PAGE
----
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Dead Ladybirds

This week, I’ve been helping the cause of science by taking pictures of dead ladybirds:

Dead ladybird next to ruler (5mm long)

Dead Ladybird

The bell tower at St Clement’s is liberally carpeted with tiny corpses. They must fly in and expire; since the tower is rarely used (and then only for access to the roof) the collection has built up over time. A couple of weeks ago I made enquiries to find out if this was of interest as, at some point, we will have repair work done in the tower which will disrupt this insect graveyard. Since it hasn’t been monitored against time, there was a preference for a few photos and that is what I have now duly provided.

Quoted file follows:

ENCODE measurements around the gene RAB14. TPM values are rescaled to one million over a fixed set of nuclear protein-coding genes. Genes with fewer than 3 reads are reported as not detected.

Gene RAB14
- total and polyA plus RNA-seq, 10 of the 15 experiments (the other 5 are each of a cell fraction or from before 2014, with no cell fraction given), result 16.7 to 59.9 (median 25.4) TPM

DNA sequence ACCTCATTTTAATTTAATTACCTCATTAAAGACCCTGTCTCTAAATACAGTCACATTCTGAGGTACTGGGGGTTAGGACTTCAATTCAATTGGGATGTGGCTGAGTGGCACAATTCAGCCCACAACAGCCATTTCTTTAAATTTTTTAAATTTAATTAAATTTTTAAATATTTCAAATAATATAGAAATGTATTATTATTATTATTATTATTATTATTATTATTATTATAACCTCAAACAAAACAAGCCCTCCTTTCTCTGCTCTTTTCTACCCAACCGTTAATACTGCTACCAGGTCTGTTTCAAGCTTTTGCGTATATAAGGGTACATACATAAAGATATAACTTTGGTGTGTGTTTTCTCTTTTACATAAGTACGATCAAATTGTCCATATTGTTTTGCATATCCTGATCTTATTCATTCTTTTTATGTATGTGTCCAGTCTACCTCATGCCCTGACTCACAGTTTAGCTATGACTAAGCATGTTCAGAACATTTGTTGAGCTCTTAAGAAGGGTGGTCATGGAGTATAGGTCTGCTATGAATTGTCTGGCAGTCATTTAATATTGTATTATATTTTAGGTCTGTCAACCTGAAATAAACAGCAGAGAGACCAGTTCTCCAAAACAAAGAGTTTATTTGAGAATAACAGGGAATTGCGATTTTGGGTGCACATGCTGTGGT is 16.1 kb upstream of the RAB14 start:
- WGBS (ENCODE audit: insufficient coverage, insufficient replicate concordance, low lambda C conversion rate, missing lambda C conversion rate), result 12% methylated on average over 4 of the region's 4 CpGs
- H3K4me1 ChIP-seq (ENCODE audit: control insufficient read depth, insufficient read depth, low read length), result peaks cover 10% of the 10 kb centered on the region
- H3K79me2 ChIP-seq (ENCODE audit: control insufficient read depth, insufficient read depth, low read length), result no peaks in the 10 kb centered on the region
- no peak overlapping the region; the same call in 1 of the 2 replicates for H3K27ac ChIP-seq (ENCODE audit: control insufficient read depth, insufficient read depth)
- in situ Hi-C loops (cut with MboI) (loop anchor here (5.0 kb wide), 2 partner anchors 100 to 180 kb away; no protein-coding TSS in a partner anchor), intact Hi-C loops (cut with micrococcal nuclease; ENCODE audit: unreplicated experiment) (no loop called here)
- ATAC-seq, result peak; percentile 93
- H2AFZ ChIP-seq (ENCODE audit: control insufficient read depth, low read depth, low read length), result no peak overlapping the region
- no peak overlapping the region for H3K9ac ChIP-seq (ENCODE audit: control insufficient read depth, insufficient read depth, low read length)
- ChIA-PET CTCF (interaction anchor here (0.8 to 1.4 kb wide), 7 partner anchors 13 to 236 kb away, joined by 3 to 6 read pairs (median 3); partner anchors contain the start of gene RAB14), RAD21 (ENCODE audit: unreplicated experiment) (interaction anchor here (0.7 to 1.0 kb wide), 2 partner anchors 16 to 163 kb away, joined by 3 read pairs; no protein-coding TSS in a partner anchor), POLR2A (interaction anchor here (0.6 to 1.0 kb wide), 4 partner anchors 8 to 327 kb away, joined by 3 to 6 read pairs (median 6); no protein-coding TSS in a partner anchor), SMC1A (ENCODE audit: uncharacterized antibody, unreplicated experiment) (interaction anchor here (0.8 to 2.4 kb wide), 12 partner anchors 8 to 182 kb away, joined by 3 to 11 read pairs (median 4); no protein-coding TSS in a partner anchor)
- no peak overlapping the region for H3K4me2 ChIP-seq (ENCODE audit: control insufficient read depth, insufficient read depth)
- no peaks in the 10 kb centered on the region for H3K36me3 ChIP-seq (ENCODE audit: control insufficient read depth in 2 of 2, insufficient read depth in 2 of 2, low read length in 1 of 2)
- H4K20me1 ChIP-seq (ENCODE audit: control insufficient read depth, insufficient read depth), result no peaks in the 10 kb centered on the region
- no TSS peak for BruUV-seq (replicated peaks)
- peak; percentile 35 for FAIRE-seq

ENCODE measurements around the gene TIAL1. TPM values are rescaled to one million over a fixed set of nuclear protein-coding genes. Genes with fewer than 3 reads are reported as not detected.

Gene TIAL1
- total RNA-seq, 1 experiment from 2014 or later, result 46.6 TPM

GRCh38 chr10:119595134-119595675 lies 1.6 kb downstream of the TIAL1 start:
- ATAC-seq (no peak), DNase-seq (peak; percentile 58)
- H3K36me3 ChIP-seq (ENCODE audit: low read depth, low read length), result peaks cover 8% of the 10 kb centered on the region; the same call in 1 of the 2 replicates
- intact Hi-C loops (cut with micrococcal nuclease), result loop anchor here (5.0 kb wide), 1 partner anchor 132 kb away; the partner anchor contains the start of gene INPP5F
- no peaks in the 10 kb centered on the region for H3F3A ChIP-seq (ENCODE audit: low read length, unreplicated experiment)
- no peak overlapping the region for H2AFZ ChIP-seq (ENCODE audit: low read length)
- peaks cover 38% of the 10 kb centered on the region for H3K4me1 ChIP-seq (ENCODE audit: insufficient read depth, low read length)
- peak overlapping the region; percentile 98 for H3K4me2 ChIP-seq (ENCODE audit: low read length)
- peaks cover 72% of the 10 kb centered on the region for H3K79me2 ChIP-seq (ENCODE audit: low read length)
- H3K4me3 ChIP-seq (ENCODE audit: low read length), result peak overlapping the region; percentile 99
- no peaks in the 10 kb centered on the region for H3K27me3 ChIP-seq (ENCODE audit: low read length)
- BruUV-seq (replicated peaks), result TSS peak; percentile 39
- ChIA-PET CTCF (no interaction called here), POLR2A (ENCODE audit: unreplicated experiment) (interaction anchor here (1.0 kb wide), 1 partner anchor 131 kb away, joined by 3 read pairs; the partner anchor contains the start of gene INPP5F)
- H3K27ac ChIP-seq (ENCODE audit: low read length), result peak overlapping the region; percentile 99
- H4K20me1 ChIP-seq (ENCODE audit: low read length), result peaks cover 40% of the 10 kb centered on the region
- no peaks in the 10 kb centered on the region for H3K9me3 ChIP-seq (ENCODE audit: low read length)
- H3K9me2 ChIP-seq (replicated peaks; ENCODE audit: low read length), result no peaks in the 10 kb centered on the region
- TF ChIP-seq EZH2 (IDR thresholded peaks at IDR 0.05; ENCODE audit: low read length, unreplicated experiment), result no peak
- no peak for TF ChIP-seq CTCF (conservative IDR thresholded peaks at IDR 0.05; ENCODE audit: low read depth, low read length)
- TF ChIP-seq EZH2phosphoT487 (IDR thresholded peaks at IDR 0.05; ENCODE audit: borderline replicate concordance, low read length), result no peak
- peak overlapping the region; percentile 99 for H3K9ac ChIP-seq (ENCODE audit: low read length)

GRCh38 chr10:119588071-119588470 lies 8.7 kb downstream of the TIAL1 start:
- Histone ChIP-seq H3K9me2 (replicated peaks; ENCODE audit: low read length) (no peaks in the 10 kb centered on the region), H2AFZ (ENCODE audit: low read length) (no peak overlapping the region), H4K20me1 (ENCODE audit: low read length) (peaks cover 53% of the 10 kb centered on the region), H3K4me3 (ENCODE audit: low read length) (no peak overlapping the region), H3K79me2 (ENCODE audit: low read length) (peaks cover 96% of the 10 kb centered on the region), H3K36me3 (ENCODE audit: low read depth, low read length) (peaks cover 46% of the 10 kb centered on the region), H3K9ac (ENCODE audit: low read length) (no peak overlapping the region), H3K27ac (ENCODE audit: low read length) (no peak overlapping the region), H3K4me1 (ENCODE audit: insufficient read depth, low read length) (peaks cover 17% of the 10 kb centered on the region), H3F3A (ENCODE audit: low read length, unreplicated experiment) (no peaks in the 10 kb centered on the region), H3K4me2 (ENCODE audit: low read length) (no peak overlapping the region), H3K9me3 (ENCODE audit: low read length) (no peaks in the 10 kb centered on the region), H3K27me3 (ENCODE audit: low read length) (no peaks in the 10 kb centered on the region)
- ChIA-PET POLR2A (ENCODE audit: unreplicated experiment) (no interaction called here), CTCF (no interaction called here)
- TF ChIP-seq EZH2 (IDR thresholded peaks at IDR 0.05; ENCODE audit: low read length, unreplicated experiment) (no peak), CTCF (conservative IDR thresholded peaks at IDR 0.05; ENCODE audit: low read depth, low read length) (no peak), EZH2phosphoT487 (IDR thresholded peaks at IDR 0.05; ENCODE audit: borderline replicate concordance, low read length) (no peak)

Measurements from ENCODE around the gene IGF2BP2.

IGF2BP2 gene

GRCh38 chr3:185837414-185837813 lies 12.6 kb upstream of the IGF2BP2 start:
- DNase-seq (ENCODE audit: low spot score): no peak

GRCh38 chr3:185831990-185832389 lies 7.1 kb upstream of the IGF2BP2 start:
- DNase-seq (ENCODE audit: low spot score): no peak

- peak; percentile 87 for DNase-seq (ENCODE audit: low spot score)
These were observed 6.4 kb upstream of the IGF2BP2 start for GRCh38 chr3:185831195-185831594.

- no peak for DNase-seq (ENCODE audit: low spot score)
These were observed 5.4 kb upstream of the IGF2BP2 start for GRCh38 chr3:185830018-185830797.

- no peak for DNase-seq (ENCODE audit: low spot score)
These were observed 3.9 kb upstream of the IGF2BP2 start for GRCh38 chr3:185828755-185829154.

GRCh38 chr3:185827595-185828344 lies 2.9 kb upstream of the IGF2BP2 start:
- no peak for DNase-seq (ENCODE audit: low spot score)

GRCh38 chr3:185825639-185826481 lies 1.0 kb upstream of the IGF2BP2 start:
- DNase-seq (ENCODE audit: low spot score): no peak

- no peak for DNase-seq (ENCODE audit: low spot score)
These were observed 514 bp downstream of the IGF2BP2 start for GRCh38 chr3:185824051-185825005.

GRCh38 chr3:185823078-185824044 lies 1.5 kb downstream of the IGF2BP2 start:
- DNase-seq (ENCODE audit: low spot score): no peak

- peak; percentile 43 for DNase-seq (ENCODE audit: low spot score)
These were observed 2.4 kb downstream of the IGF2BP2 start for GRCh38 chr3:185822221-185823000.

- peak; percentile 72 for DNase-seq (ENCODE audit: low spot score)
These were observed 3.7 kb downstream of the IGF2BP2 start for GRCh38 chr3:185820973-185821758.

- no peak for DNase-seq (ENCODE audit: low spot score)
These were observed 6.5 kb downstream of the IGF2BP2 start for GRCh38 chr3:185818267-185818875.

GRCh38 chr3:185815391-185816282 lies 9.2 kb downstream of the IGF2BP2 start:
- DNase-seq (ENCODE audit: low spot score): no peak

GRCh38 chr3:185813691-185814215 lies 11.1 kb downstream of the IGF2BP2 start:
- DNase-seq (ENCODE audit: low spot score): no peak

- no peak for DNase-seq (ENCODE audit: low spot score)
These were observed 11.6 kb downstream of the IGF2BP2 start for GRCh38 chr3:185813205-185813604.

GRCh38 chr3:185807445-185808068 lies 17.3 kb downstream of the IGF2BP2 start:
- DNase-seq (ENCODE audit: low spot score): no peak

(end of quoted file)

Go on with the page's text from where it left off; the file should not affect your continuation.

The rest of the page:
Images were taken with a ruler in the foreground to give a sense of scale. It was marked out in millimetres and shows that I am into the macro range, where the lens produces the image at or beyond 1:1 scale on the camera sensor. I used my Vivitar 90mm lens supplemented by my Raynox DCR-250. To get a good depth of field, I stopped down to f/22 and used a tripod along with a slow shutter speed and remote shutter release to get a relatively crisp image.

Hopefully this will serve its purpose (and, to my amateur eye, it looks like we have quite a few harlequin ladybirds among the debris).

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